Chapter 5. Another Body.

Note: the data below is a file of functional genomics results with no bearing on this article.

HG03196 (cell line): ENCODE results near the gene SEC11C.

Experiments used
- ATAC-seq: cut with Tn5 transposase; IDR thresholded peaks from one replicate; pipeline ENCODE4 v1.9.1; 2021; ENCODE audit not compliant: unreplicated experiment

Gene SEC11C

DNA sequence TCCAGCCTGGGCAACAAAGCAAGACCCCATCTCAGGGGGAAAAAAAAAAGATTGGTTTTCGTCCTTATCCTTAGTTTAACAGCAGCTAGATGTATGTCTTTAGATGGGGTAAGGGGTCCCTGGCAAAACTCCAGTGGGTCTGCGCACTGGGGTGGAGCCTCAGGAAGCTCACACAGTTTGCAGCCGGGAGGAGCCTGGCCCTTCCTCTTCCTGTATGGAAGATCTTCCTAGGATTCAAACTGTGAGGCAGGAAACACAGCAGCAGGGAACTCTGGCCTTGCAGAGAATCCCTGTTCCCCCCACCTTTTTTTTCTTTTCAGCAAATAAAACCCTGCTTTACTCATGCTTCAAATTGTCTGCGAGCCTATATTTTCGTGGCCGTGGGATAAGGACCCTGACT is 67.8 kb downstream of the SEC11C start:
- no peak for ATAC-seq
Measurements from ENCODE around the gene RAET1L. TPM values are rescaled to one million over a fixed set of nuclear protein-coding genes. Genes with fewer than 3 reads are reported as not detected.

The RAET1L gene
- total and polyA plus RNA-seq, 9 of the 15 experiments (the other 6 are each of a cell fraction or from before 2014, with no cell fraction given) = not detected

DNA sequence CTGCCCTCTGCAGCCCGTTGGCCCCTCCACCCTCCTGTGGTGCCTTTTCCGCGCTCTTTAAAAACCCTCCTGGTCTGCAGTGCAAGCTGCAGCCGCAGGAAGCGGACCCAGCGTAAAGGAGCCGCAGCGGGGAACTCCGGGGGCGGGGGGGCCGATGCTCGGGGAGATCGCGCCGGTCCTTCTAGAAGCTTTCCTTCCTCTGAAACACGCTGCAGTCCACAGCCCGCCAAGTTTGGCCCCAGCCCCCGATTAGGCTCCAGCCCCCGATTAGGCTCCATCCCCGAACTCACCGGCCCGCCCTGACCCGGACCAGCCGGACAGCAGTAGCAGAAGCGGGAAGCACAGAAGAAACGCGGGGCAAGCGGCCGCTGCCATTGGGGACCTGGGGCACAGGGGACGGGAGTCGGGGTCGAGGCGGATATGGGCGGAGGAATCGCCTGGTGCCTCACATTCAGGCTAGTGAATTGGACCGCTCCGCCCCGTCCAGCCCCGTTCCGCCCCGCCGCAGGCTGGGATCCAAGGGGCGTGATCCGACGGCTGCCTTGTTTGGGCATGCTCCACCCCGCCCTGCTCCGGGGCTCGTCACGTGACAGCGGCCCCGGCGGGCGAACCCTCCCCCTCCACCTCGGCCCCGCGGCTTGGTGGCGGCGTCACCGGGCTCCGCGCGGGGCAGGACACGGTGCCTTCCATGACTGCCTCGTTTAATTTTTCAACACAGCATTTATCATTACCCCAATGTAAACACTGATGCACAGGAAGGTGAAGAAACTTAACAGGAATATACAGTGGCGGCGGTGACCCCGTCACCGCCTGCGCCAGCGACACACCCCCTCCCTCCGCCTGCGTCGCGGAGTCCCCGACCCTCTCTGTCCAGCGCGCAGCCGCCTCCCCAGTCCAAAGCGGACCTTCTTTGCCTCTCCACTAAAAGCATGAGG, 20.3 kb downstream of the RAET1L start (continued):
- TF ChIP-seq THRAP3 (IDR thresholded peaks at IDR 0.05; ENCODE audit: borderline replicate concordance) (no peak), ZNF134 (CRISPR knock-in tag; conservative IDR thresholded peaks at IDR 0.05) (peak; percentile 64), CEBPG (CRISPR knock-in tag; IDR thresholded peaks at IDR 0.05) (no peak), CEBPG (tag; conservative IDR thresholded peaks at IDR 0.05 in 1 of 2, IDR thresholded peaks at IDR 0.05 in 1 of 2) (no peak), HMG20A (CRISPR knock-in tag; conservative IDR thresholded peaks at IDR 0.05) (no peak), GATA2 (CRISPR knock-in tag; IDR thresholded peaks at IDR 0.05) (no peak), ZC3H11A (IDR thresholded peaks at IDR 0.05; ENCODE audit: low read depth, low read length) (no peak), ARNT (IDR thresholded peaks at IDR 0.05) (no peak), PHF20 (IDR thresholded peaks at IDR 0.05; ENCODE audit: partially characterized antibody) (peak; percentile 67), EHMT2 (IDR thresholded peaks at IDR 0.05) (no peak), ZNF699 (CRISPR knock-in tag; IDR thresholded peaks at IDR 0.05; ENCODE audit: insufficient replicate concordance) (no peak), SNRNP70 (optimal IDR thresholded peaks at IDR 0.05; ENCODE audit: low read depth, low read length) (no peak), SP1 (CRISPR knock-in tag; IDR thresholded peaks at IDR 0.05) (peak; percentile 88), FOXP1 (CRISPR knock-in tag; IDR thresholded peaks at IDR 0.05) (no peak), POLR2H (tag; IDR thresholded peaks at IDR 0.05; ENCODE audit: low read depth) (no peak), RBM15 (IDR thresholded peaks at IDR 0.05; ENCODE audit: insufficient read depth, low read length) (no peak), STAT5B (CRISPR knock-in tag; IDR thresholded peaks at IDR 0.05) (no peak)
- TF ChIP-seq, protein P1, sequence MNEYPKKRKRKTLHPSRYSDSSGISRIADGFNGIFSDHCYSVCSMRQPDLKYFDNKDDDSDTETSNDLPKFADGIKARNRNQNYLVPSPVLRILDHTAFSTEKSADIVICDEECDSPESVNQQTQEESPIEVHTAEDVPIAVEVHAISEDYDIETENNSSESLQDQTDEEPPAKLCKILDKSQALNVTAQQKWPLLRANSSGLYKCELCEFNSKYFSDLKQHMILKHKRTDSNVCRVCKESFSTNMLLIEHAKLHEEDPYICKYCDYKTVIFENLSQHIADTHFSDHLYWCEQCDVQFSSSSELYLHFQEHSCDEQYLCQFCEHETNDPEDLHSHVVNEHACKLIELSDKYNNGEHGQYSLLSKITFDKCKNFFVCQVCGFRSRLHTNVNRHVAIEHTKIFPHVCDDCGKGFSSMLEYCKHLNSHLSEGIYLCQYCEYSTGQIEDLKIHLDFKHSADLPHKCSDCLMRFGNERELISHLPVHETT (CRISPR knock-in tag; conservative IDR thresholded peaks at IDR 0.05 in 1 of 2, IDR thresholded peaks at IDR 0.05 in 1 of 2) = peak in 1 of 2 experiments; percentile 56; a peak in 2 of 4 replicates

Ada and Maeve talked on the phone and agreed to meet the next day. Their relationship had changed. They were working it out. It needed a lot of going back over the past, seeing things from different perspectives. Legacies of blame and disappointment hung between them but there was a new sense of urgency to get through this and maybe arrive at a place where they could be on the same side. It was still a bit like walking on eggshells. They met in Folkestone, neutral ground. ‘The Chambers’ cafe/bar in Cheriton Place, a flat white and a latte. Enough to take the corner table and buy the time to go through it all again. Not many people were in at this time of day, so no one was going to rush them. Ada started. “I am hearing things too. I don’t mean I am hearing things, I mean people, spirits, are talking to me too.” Dramatic pause, Maeve had no time for the ‘drama’ of it all. “Well don’t leave it there…what are they saying to you?” Ada continued “Sorry, I am so used to people needing to feel that sense of mystery, needing the occult to come with incense and deep sighs. It’s part of me now, I am trying to get this right so be a little patient with me. What I am hearing is that something bad is happening. Someone evil is doing something bad. I know it sounds vague and portentous all the stuff you hate, but that’s all I’ve got at the moment. Oh, and, they like you, the spirits like you. I guess that means that you will hear more from ‘Susan’ or from others. You are trusted.” Maeve frowned, “does that mean that you have a spirit like a ‘familiar’ who is a voice for other spirits or does one spirit keep contacting you until their issue has been resolved?” Ada smiled, “that depends on them and on you. It only becomes clear when you look back on things. In my professional opinion” Maeve winced at the idea that this was a profession “in my professional opinion, you will have to wait and see. But I am feeling urgency and upset, so maybe not long.” Maeve was glad the bar was empty and no one could overhear the conversation. It wasn’t warm enough to sit outside but the cafe was at a crossroads of shopping streets and through the large windows they could still see people coming and going. Maeve found the ordinariness of people shopping, friends stopping to chat and going about their everyday business comforting. Leaving Ada to do her own shopping, Maeve wandered on to her secret parking space at the back of the church. She was at a change point in her life, she’d lost her job and wasn’t sure what to do next. Time for a career change or just take anything to pay the bills? She had enough savings for six months so wanted to take a moment to think. She drove out via Cheriton, and on her way wanting a moment to reflect she turned into the Enterprise park just before the M20 roundabout. She had worked here when it was just built. It was familiar, it had changed but had the same feeling, a bit soulless, not much character. There were a lot more buildings now, you could just see the railway tracks. As she turned the car around to leave, a young man bundled himself into the passenger seat. Stunned, she sat there. “What do you want?” He didn’t look at her, he had a denim jacket over a black hoodie which was half up, covering most of his face. “We don’t have much time, I have much to tell you, let’s go!” He didn’t seem threatening, just in a hurry. Maeve registered exactly where they were, the track she could see is the first place the EuroTunnel freight trains slow down coming over from France, she had seen people creeping from under train carriages years ago. Maeve tried again, slowly, “Are you seeking asylum here? I am not the right person for you to talk to. You need a policeman.” He was impatient “No, I have papers. I need to talk to you. I believe that you are a friend. We must drive, so I can talk to you.” His English was good enough but clearly not a local. The penny dropped, he might be the next spirit to contact her. Beginning to see how these things worked, Maeve went with the flow, started the car and decided to head home, fewer decisions to make, and if change was needed something would happen. As the car moved off, he started to talk. “My name is Kamal Ghazi. I have information for you and then please contact my mother in Iraq.” Not wanting to interrupt Maeve waited. “I am not long gone. I have papers in my bag. My bag is hidden by the bushes near the road. I show you where. I have business I want your help with. Then you can find my mother’s address. You can call her, tell her I didn’t make it. I tried but I couldn’t tell anyone. Now I will tell you.” Maeve really wanted to stop and get a notebook to write this down. “No, no time, you can remember.” Clearly Kamal could read her thoughts too. She was desperate to have a good look at him. And she needed to remember everything he said but she was driving. So first she focused on listening and driving slowly. “I am Kurdish. I am a student in University of Kent, studying rockets, full name ‘Rockerty and Human Spaceflight’. There are other students in the Uni from Iraq, they are learning how to make chemical weapons to use against Western forces in our region. These people are bad people, not my people, they would like to kill me but everyone thinks we are the same because we come from the same country. This is not true. I tried to tell the officials. I love the UK, but many, many people in the UK think we are all ‘bloody foreigners’ and if you look Arab like me and have a bag, then you are a ‘terrorist’ or ‘suicide bomber’. So no-one would listen. Then my visa was taken away. Same thing happened to many students, they said I paid for my exam results, my English was not good enough, I was sent home.” By this time had got through Hawkinge and were on a relatively quiet, straight stretch of road. Maeve could see his body without turning much, she twisted the rear view mirror to see his face. Dark hair, brown eyes, olive skin with clearly defined features he was a handsome young man. Calm but when he spoke it was with energy and passion. His clothes had some mud on them and the knees of the jeans had rips, could be fashion or could be that they were worn out. She didn’t stare because she didn’t want to take her eyes off the road for too long. Aware of the pause in his story she asked “Did these other Iraqi’s…?” Her question trailed off, as she was not sure if she could address the fact that he was a spirit directly or not. “No, no, they don’t know that I hate them. They are Iraqi’s, I am a Kurd from Iraq, I want them in prison, but they don’t know that, they think I am soft, not brave, not a real man like them. Why does the University not look into their reason for coming here? They are fanatics and they have to be stopped! They are very bad for my people, they want to kill, to exterminate all the Iraqi Kurds.” Another pause, Kamal was lost in thought. Suddenly he seemed to realise that time was passing. “I have to tell you how I got here. I got a new visa and came back to finish my studies but on my journey I made a mistake and got off the train in Folkestone, I should have stayed on till Ashford and changed there. It was late. I thought, quicker to take a taxi. There were no taxis there. But a car and the driver said ‘where to?’ I told them and £35 was a good price so I took the car.” He stopped for another moment, it was all very raw, he was still processing it. “We past a village near here. Up a hill where the trees made a tunnel overhead. On till there was a driving entrance to something off the road, the driver said that he had to stop to use the bathroom. “Get out and stretch your legs.” I opened the car door. Habit made me take my bag with papers.” By now Maeve had guessed exactly where the driver stopped, it was at the entrance to Barham Crematorium. Ironic. Maeve had been listening intently whilst concentrating on driving through the village. “I took a few steps, looked around. Then the car engine was going fast, the driver hit me with the car. My bag went out of my hands into the bushes by the tall tree. The driver didn’t stop. He drove the car over and back. Until I stopped.” Silence. On up the hill she drove under the branches of the trees that had grown over the road and intertwined forming a green tunnel, at last she pulled into the entrance to the crematorium with its own mini roundabout and stopped the car. Of course when she turned to look directly at him, he was no longer in the car. So many things went through her mind. Too much and too little information. He wanted her to find his papers. Then she could contact his mother. Those seemed to be the most immediate tasks. He had thrown or flung his bag into bushes by the tree. If she started rummaging would that damage the crime scene? Just then a number of cars began to leave the crematorium car park, all going round the mini roundabout and driving past the spot she had guessed was the crime scene. If there had been any evidence on the road there wasn’t any more. She got out of the car and walked across the driveway towards the biggest tree, it was a large evergreen. Looking around and under the neatly trimmed hedge she spotted a small shoulder bag. The kind people use for travel documents. It was in the hedge almost as if someone had posted it there, the brown leather blended with the mature branches of the shrubs making it almost invisible. She took the bag out of the hedge, it was worn, well used or had been there for some time. She noticed that there were tyre tracks on the grass verge, similar to the ones she would probably leave on the other side. Was this evidence? Or just the last car who stopped here. She felt totally ill equipped to deal with any of this. Sod it, she thought, taking the bag back to the car. She needed to know if this was even relevant. Sitting inside she opened it. There was an Iraqi passport. The text was in Arabic, luckily the name was also in English, Kamal Ghazi! What next.